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Inside the Beltway: Alliance for Biking and Walking President Rides Everywhere on his Soho

  February 14, 2013

Getting to the airport is a hassle for most business travelers. Not for Jeffrey Miller, who rides his bike when flying out of Washington DC’s Reagan National. He makes the four-mile trip to the airport on the Mount Vernon pathway and locks up at the airport’s multiple bike parking spaces.

As president and CEO of the Alliance for Biking and Walking, a leading advocacy group for better bike paths and sidewalks, Miller pedals just about everywhere. He commutes to his DC office by bike, a scenic tour that takes him down the National Mall and around the White House.

Miller’s bike: a Trek Soho Deluxe with Gates Carbon Drive (pictured below on the Alliance bike rack outside his office). Miller outfitted his Soho with a front rack for more carrying capacity. “It has been a fantastic low-maintenance bike,” Miller says. “The Gates belt drive was a key part of my decision to buy it. For commuting it’s an absolute no-brainer.”

Miller was so pleased with the Soho (voted Commuter Bike of the Year by Bicycling) that he rode 65 miles on his first outing. “I was just so psyched at how smooth and clean and quiet it was.”

Miller travels to cities across the country to promote local bicycling advocacy efforts, and works Capitol Hill trying to get Congress to support funding for bike paths and infrastructure that makes it safer and easier for more Americans to get out of cars and onto bikes. Miller has seen great progress in the DC cycling scene during his four years in Washington. There are new bike lanes on Pennsylvania Avenue, a new cycle track on L Street, lots of bike parking and more cyclists on the road every year. “It’s not unusual to be at a traffic light and have bikes taking up an entire lane.”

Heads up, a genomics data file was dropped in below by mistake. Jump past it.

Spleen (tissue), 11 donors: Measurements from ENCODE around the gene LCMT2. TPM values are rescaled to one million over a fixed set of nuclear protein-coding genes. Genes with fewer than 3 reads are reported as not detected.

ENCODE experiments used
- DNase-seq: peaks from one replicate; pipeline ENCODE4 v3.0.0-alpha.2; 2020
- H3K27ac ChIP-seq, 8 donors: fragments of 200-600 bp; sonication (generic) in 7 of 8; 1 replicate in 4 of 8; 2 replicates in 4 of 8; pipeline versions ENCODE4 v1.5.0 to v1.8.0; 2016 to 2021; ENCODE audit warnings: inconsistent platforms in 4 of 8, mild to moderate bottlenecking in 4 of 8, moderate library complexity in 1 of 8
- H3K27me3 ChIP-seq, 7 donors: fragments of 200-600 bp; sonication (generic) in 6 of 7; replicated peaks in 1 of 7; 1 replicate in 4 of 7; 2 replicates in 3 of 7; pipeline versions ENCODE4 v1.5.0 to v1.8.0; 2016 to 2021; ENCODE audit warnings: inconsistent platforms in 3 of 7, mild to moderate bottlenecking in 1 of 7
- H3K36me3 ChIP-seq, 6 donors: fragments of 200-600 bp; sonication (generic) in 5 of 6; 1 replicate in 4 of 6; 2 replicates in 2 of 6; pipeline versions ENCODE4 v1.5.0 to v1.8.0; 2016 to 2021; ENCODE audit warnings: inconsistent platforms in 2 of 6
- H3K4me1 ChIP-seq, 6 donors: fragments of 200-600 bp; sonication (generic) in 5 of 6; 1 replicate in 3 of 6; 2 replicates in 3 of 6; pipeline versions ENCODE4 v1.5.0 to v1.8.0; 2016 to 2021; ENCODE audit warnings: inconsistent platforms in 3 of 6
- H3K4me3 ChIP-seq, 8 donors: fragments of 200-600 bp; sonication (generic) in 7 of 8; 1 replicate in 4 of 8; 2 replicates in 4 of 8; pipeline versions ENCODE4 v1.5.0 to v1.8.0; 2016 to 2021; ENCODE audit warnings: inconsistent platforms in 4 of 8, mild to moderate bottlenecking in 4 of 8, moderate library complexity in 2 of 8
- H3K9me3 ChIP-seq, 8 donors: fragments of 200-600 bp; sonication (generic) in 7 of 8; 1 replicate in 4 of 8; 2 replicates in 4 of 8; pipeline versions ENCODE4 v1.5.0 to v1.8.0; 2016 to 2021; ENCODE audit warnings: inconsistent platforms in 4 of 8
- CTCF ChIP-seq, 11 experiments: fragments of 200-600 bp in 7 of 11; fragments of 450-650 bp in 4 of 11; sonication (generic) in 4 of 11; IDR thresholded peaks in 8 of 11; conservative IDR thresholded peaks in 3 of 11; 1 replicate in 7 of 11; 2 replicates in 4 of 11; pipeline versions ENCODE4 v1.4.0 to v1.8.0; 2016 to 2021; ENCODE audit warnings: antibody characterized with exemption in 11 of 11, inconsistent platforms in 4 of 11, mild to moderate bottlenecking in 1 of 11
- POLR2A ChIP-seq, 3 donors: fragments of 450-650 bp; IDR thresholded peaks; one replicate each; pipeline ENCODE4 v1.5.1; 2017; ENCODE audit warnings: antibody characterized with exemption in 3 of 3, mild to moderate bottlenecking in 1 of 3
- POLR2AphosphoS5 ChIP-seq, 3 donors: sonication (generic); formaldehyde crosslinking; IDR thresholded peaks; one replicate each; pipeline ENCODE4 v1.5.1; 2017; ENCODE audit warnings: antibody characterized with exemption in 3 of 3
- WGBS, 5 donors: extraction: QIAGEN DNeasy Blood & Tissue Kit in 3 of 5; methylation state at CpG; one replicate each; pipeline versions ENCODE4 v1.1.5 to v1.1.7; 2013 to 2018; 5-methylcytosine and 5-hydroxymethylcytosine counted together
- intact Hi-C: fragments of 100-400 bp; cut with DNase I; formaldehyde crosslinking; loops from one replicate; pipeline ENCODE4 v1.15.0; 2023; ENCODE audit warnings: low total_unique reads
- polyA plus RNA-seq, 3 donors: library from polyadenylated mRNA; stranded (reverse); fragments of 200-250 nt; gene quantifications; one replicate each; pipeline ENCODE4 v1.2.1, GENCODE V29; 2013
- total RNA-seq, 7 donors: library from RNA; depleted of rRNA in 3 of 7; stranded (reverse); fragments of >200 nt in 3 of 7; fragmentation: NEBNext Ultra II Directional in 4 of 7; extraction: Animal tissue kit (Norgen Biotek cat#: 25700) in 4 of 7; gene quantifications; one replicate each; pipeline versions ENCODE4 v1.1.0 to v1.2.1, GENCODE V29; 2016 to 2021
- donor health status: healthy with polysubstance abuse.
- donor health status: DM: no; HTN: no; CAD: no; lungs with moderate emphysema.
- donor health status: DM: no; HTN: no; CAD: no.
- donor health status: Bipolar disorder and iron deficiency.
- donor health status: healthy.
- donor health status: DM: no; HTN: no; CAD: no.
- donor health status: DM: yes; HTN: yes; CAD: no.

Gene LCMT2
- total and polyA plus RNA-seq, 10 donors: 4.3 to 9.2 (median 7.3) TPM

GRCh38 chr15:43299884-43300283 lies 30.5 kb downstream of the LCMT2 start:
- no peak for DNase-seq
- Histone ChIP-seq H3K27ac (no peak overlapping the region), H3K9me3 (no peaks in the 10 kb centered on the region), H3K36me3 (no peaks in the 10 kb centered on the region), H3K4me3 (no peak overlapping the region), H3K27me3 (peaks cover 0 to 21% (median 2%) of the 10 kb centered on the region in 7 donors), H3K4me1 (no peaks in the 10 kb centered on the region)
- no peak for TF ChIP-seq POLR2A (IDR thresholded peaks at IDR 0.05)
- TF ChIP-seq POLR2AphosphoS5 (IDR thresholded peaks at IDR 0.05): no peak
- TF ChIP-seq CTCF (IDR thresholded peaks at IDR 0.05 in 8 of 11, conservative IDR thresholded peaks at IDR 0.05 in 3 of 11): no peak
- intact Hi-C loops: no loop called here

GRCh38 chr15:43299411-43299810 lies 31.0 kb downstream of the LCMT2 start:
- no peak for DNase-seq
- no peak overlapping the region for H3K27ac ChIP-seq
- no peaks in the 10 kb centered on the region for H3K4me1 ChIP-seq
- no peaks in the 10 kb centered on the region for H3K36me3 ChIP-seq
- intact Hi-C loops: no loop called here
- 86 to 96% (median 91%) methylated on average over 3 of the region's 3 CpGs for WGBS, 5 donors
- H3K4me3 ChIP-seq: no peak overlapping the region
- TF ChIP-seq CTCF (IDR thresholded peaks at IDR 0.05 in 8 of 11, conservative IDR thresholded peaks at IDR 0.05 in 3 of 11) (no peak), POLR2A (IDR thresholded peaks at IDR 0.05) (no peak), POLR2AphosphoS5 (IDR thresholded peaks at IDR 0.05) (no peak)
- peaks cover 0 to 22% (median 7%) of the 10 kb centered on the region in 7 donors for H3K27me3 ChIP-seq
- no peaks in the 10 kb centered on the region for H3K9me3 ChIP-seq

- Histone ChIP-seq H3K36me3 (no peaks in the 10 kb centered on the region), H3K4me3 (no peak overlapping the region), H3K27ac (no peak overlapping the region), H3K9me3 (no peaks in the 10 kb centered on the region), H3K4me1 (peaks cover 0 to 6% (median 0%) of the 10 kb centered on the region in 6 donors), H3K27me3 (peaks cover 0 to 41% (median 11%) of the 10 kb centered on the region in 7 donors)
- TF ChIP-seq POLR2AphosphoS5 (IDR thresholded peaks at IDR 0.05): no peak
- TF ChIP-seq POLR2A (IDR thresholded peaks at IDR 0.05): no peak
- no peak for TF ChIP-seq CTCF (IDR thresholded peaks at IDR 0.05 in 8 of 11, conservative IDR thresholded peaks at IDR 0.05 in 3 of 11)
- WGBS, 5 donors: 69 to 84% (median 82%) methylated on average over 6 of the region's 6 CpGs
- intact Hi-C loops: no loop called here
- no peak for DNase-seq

Gates is a proud sponsor of the Alliance for Biking and Walking, as well as local affiliate Bike Denver. Learn more about how you can promote bicycling in your community, or become a member, at The Alliance recently published its new Open Streets Guide. Open Streets are days when cities close certain roads to cars and allow only pedestrians and bicyclists. In 2005 a half-dozen communities held open streets days. Now they exist in 80 cities across North America.

And the next time you’re flying out of Reagan National, hop on your bike and cruise the Mount Vernon trail. Make sure to look for the guy in the suit on the Soho with a smile on his face–and no grease on his pant leg.